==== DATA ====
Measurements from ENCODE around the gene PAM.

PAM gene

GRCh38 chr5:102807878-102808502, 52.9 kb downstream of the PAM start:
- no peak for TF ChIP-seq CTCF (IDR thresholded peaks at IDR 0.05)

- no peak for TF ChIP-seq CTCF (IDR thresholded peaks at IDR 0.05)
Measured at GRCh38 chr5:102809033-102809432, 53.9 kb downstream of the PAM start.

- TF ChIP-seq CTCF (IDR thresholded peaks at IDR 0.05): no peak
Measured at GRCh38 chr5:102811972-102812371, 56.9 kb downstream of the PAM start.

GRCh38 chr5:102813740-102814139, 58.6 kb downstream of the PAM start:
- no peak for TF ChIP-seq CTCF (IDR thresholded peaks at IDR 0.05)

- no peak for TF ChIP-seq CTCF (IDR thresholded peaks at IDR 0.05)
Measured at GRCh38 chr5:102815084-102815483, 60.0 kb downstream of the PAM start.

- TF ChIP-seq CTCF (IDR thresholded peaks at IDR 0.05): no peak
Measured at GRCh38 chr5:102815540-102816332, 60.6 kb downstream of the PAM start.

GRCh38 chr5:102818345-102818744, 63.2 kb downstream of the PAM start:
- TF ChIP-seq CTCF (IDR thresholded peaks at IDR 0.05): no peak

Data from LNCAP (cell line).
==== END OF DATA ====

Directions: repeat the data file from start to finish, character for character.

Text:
Measurements from ENCODE around the gene PAM.

PAM gene

GRCh38 chr5:102807878-102808502, 52.9 kb downstream of the PAM start:
- no peak for TF ChIP-seq CTCF (IDR thresholded peaks at IDR 0.05)

- no peak for TF ChIP-seq CTCF (IDR thresholded peaks at IDR 0.05)
Measured at GRCh38 chr5:102809033-102809432, 53.9 kb downstream of the PAM start.

- TF ChIP-seq CTCF (IDR thresholded peaks at IDR 0.05): no peak
Measured at GRCh38 chr5:102811972-102812371, 56.9 kb downstream of the PAM start.

GRCh38 chr5:102813740-102814139, 58.6 kb downstream of the PAM start:
- no peak for TF ChIP-seq CTCF (IDR thresholded peaks at IDR 0.05)

- no peak for TF ChIP-seq CTCF (IDR thresholded peaks at IDR 0.05)
Measured at GRCh38 chr5:102815084-102815483, 60.0 kb downstream of the PAM start.

- TF ChIP-seq CTCF (IDR thresholded peaks at IDR 0.05): no peak
Measured at GRCh38 chr5:102815540-102816332, 60.6 kb downstream of the PAM start.

GRCh38 chr5:102818345-102818744, 63.2 kb downstream of the PAM start:
- TF ChIP-seq CTCF (IDR thresholded peaks at IDR 0.05): no peak

Data from LNCAP (cell line).